Healthy Diet for Teenagers: A Whole Week of Easy to Prepare Meal Ideas

Do you worry that your teen isn’t eating as healthy as they should? Do you lack ideas about healthy meals to prepare that your child will enjoy eating and benefit from in the same time?

Do you want to learn how to successfully disguise healthy foods and make them more appealing to your children?

As the Royal Women’s Hospital Foundation, the first and largest specialist hospital in Australia for women and newborns, explain on their website, a healthy diet is vital at any age, but it’s of utmost importance for young people.

Namely, as a teen’s body and brain are in a growing phase, they need to consume sufficient amounts of healthy and nutritious foods to meet the daily nutrient requirements.

But, not every teen follows a healthy diet and many parents struggle teaching their teens to eat healthy. Although teen years are beautiful, they can also be challenging, especially as a young person’s body changes and often times, not in the way they have expected.

Consequently, peer pressure and susceptibility to ‘what their friends think or say’ may cause young people to want to look in a certain way and this may further affect what they eat. This is also one of the major contributors to food disorders among the young population.

The problem which worries parents of teens is their children trying crash diets or eating junk foods regularly. When done frequently, this behaviour may worsen the child’s health and well-being.

This being said, young people need to eat a well-balanced diet for long-term benefits.

The challenge for parents is to become aware that even though their children’s independence grows and consequently the decision-making about what they will eat and what they won’t, we can still remain a positive influence and teach them what’s good and what’s not.

To achieve this, we need to begin from early on and lead by example. When you’re facing struggles with your teen disliking some foods or avoiding taking the lunch you’ve prepared to school, it’s important to discuss the underlying reasons and explain why good food and regular meals matter.

Also, it can be very effective to learn how to efficiently disguise some healthy foods like fruits and veggies that teens aren’t very keen on, yet they need.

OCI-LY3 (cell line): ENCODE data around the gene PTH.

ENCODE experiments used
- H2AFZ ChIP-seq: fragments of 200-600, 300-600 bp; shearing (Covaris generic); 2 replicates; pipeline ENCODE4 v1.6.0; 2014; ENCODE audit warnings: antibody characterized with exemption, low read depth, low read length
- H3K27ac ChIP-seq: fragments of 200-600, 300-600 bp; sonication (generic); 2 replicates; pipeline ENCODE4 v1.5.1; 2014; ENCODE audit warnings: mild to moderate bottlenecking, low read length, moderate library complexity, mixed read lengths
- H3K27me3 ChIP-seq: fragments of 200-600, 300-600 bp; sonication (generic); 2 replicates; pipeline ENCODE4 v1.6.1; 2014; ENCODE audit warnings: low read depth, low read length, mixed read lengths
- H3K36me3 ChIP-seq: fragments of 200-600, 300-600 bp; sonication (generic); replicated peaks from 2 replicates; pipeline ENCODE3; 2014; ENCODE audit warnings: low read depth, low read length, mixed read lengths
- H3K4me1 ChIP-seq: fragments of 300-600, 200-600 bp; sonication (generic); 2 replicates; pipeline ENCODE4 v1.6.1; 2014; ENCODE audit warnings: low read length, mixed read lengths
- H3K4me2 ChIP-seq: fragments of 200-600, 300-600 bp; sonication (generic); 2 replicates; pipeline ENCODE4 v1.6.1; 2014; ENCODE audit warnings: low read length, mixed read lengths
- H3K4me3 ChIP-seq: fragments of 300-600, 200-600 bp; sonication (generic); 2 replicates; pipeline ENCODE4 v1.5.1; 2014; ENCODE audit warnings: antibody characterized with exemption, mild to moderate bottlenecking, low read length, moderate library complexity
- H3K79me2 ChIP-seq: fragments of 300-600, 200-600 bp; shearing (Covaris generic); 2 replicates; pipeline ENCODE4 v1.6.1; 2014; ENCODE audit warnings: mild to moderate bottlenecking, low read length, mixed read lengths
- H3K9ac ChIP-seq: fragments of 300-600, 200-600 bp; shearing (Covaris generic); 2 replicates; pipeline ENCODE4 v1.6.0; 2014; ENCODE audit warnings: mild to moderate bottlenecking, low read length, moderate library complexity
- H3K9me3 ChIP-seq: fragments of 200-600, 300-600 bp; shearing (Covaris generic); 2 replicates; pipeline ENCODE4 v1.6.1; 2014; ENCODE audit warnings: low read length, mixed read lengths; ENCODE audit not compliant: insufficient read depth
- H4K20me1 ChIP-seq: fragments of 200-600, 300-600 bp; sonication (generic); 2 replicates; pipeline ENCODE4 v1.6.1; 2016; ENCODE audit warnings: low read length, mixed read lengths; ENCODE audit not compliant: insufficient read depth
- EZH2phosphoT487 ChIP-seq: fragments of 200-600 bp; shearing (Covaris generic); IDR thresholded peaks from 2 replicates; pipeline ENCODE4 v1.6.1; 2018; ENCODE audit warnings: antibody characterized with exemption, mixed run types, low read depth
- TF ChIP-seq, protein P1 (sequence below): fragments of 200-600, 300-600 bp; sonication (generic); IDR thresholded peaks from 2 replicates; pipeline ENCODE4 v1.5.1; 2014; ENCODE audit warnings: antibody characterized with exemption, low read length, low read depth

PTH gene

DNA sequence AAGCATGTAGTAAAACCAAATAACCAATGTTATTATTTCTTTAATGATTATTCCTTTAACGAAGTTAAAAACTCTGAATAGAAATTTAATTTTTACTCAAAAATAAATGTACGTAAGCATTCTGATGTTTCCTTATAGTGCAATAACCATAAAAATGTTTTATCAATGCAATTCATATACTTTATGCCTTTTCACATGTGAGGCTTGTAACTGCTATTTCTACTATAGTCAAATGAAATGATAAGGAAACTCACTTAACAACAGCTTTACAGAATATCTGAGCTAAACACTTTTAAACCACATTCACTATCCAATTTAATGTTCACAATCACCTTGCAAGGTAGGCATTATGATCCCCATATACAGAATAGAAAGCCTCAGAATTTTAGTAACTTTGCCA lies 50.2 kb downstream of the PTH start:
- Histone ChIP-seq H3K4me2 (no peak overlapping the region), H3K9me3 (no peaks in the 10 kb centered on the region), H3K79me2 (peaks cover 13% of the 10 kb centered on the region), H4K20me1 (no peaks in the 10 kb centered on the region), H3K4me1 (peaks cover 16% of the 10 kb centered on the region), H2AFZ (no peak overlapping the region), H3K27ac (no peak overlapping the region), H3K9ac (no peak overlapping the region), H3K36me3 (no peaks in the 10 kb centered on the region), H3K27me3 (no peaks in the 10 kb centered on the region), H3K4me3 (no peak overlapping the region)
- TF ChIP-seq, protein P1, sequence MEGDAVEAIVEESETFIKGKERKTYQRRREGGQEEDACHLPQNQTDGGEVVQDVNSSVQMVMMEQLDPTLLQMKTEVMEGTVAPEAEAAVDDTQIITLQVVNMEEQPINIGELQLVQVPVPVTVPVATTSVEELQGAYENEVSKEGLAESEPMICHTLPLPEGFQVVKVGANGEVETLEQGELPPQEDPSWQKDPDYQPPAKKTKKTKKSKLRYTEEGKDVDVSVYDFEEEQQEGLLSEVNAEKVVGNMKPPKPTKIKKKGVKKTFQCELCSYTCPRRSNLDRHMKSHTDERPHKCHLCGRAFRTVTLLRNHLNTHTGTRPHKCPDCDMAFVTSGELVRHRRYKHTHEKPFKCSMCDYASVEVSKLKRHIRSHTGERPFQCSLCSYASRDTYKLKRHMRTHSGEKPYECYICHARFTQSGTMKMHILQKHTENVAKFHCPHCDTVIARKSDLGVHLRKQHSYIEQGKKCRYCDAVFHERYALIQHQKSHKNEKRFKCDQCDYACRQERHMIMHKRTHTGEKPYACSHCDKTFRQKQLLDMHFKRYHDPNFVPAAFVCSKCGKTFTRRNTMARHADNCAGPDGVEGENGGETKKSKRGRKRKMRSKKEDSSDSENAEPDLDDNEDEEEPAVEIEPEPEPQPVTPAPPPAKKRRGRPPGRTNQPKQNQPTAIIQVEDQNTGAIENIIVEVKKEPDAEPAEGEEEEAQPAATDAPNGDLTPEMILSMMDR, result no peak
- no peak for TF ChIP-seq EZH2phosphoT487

We’ll also share a week’s worth menu of healthy meals and snacks your teen you can prepare for your teen and help him/her get the needed nutrients and vitamins.

What Should My Teen Eat?

In order for a teen to keep a healthy weight and perform well at school and in sports, he/she needs to follow a diet which is abundant in fruits, veggies, whole grains, milk products (no-fat or low-fat), eggs, beans, fish, lean meats, and nuts.

As children grow, they will need more calories and more of the pivotal nutrients such as iron, protein, and calcium. However, the amount of food your teen needs is almost always per their individual needs.

Generally speaking, here’s what your teen requires on a daily basis, according to John Muir Health, a leader in health care and a non-profit integrated system of doctors, hospitals, and other services:

The Top 6 Food Requirements for Teenagers

  • Veggies and fruits on a daily basis, 2 cups of fruit and 2 ½ cups of veggies
  • 1300 mg of calcium per day from good sources like milk or yogurt- three 1-cup servings
  • 5 ½ oz. of foods abundant in protein to help build their organs and muscles like poultry, fish, and lean meat, as well as other healthy protein sources like beans, tofu, peanut butter, nuts, and seeds
  • Foods rich in iron from cereals, breads, lean beef, spinach, and dried beans and peas
  • Good, unsaturated fats, including canola, sunflower, olive, corn, and soybean oils, fatty fish like tuna, trout, and salmon, and nuts and seeds- the amount of fat teens should consume should be between 25 to 35 percent of their daily calorie intake
  • Healthy drinks like water and milk- keep soda drinks and other fruit juices as treats or only for special occasions due to them being empty of calories, although very tasty

Is Disguising Veggies & Fruits an Effective Practice?

One thing’s for sure- children can be picky eaters and are known to avoid the ‘green stuff’ and to prefer sweet or starchy foods.

Why do our children dislike veggies so much? According to some experts, it’s because of their texture and their strong taste.

Some parents also bribe or reward their children so that they eat veggies.

When this doesn’t work, they may turn to sneaking veggies and fruits into all kinds of meals, from desserts to sauces.

Doing this helps parents increase the amount of nutrients their growing teens eat and minimizes anxiety and stress associated with kids’ refusing to eat specific meals, explains Amy, mother of two and the creator of children meals for the website Healthy Little Foodies, with a BSc degree in Food Science and Marketing and a postgraduate degree in teaching.

But, although this is a common practice among a lot of parents of youngsters, there are those who’re against it.

A lot of them consider this to be a bad idea as it can ‘demonise’ veggies and fruits in the child’s eyes and make them dislike them even more if they discover it hidden in their favourite hamburger or pasta dish.

Also, there’s the issue of whether we’re teaching our children good eating habits in the long-term-by hiding the good stuff, we’re showing them that these foods aren’t a vital part of healthy meals.

With this in mind, a good approach would be to still regularly expose your teen to veggies (starting from early in their childhood) and to still add some extra of them in their favourite meals to help them consume more nutrients.

5 Useful & Easy Tips for Food Disguising